The Origin Of Pinching If You Don't Wear Green On St. Patrick's Day

St. Patrick's Day, or March 17, is everyone's favorite Irish-themed holiday. That's true both in Ireland and in the United States where there are reportedly more large-scale St. Patrick's Day celebrations than anywhere else in the world, according to the BBC. The ubiquity of St. Paddy's Day in North America is likely due to the influx of Irish immigrants beginning as early as the 18th century.

Shamrocks, green beer, parades, and Irish music are all familiar parts of the typical St. Patrick's Day festivity. So, too, is playful pinching should someone get caught wearing no shade of green in their clothing. For this very reason, 80% of all Americans — where the wear-green-or-be-pinched custom is most popular — plan to wear green each March 17 according to a recent survey, based on 2022 reporting from Irish Central.

Though non-consensual pinching is never advisable, where exactly did the St. Patrick's Day-pinching custom come from? Like the origins of St. Patrick's day itself, the pinching practice on St. Paddy's is based on another cultural tradition from Ireland: those mythical little creatures known as leprechauns.

Leprechauns are said to be tricksters

Anymore, leprechauns or little Irish fairy-like men are recognizable icons of Irish culture. Live Science writes that as early as the 8th century, there was mention of leprechaun-type creatures in Irish folklore, who are most often described as mysterious little men who are cobblers, or shoemakers, and who have their own pot gold, famously stored safely away at the end of the nearest rainbow. Encounter a leprechaun and you may be able to get some of that gold for yourself — that is if the little rogue doesn't trick you first.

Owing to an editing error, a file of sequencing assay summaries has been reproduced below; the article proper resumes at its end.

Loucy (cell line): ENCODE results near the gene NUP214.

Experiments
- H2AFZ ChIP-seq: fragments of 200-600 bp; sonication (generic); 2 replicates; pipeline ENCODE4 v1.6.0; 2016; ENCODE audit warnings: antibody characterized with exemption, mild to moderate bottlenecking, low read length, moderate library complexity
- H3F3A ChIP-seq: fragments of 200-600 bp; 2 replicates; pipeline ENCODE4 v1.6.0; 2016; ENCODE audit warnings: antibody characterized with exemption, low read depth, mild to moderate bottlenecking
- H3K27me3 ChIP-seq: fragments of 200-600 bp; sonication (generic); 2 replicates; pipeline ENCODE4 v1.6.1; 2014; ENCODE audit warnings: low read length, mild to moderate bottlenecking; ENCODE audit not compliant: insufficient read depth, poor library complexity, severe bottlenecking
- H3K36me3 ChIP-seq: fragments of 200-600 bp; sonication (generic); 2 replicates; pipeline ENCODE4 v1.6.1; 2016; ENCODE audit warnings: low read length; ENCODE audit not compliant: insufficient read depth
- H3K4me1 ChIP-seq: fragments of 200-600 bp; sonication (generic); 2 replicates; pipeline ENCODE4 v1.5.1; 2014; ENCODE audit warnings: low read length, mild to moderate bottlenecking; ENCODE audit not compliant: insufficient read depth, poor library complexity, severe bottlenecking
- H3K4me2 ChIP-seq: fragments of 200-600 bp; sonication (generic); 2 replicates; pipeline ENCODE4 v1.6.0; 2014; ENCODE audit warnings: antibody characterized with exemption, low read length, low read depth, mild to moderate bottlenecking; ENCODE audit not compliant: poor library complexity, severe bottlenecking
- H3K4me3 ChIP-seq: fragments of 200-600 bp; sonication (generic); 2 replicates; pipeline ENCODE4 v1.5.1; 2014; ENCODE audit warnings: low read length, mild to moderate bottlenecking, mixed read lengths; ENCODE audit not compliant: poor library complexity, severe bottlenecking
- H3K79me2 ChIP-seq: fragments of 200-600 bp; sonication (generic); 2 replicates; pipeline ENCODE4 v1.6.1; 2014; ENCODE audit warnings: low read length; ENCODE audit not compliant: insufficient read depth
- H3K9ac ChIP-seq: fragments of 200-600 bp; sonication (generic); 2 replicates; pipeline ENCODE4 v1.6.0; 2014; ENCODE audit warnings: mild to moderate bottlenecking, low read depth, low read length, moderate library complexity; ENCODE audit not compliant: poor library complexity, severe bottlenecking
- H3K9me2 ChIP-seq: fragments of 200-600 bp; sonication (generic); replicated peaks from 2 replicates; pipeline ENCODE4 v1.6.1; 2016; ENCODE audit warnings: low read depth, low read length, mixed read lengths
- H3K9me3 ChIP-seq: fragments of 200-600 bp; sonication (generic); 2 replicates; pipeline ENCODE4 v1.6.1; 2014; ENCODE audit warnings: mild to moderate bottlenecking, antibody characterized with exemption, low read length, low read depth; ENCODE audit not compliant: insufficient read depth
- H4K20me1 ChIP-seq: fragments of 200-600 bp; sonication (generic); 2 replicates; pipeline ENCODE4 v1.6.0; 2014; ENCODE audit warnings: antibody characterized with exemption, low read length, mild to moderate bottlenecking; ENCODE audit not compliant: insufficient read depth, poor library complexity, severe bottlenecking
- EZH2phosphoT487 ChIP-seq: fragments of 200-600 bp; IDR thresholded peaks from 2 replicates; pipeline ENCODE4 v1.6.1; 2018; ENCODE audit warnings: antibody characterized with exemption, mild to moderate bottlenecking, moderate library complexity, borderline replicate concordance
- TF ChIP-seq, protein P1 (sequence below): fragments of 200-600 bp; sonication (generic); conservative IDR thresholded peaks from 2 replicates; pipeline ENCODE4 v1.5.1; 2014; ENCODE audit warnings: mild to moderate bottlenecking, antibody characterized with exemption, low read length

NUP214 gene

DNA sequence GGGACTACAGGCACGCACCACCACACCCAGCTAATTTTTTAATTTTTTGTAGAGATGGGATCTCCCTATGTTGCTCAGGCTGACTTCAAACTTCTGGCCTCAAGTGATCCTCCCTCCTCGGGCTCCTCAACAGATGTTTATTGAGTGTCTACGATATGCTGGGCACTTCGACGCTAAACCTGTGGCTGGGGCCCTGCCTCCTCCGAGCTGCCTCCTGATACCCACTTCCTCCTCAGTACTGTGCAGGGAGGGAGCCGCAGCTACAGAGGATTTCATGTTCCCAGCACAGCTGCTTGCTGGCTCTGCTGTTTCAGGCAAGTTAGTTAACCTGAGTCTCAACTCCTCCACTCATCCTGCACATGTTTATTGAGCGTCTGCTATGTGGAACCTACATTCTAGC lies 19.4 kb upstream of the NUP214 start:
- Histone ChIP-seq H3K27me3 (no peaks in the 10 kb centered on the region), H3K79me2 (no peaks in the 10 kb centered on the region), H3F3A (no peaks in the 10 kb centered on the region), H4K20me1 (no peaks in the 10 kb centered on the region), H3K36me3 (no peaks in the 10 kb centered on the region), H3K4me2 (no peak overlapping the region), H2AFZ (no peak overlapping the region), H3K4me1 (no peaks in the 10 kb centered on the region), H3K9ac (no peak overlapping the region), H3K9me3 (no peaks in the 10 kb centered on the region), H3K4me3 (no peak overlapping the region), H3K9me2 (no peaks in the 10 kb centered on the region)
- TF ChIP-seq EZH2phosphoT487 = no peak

These days leprechauns are everywhere in popular culture, even when it's not St. Patrick's Day. And though they originate in Irish folklore, they're particularly well known in the U.S. where leprechauns represent everything from Lucky Charms breakfast cereal to sports teams in the logo of the NBA's Boston Celtics and in the sports mascot of the University of Notre Dame Fighting Irish. Anymore, in fact, leprechauns are as prevalent in the U.S. on St. Patrick's Day — if not more so — than they are in Ireland, Irish Central writes.

Wearing green supposedly means leprechauns can't see you

As mentioned, representations of leprechauns — especially the playful leprechauns of American popular culture — are part of St. Patrick's Day more so than even in Ireland, and the pinching tradition for people not wearing green is also an entirely American creation. Pinching on St. Patrick's Day dates to at least the early 18th century. As the story goes, pinching is just one part of a leprechaun's bag of tricks, according to The Christian Science Monitor

Wear green on St. Paddy's day — which is itself an American creation — and you'll be invisible to a leprechaun and therefore safe from their torment. Forget to wear green, and you might just get pinched as a reminder. Also notable, the color green itself only became linked to St. Patrick's Day in the U.S., drawn from the green on the Irish flag and in reference to the Emerald Isle, as Ireland is sometimes called. Early on, the color of St. Patrick's Day was blue. Americans switched it to green each March 17, and so, too, has the rest of the world.